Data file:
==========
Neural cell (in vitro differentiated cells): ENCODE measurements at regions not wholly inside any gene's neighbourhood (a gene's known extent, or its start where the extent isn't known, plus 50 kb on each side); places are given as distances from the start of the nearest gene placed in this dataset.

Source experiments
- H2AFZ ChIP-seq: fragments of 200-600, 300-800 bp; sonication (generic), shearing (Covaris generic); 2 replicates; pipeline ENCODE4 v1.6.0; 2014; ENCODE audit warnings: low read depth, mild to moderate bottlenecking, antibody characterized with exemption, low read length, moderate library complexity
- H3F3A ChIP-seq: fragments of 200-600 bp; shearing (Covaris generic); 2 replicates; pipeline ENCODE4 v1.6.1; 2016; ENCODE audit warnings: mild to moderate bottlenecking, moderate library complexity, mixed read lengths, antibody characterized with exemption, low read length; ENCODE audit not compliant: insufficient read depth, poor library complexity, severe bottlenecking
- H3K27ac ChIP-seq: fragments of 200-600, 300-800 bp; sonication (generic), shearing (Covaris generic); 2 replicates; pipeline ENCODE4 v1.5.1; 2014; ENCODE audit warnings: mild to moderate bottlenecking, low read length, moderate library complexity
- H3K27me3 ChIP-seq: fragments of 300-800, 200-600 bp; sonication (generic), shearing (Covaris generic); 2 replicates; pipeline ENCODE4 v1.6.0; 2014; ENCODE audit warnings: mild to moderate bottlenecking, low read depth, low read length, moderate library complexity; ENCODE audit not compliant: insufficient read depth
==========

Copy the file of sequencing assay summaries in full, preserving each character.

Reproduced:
Neural cell (in vitro differentiated cells): ENCODE measurements at regions not wholly inside any gene's neighbourhood (a gene's known extent, or its start where the extent isn't known, plus 50 kb on each side); places are given as distances from the start of the nearest gene placed in this dataset.

Source experiments
- H2AFZ ChIP-seq: fragments of 200-600, 300-800 bp; sonication (generic), shearing (Covaris generic); 2 replicates; pipeline ENCODE4 v1.6.0; 2014; ENCODE audit warnings: low read depth, mild to moderate bottlenecking, antibody characterized with exemption, low read length, moderate library complexity
- H3F3A ChIP-seq: fragments of 200-600 bp; shearing (Covaris generic); 2 replicates; pipeline ENCODE4 v1.6.1; 2016; ENCODE audit warnings: mild to moderate bottlenecking, moderate library complexity, mixed read lengths, antibody characterized with exemption, low read length; ENCODE audit not compliant: insufficient read depth, poor library complexity, severe bottlenecking
- H3K27ac ChIP-seq: fragments of 200-600, 300-800 bp; sonication (generic), shearing (Covaris generic); 2 replicates; pipeline ENCODE4 v1.5.1; 2014; ENCODE audit warnings: mild to moderate bottlenecking, low read length, moderate library complexity
- H3K27me3 ChIP-seq: fragments of 300-800, 200-600 bp; sonication (generic), shearing (Covaris generic); 2 replicates; pipeline ENCODE4 v1.6.0; 2014; ENCODE audit warnings: mild to moderate bottlenecking, low read depth, low read length, moderate library complexity; ENCODE audit not compliant: insufficient read depth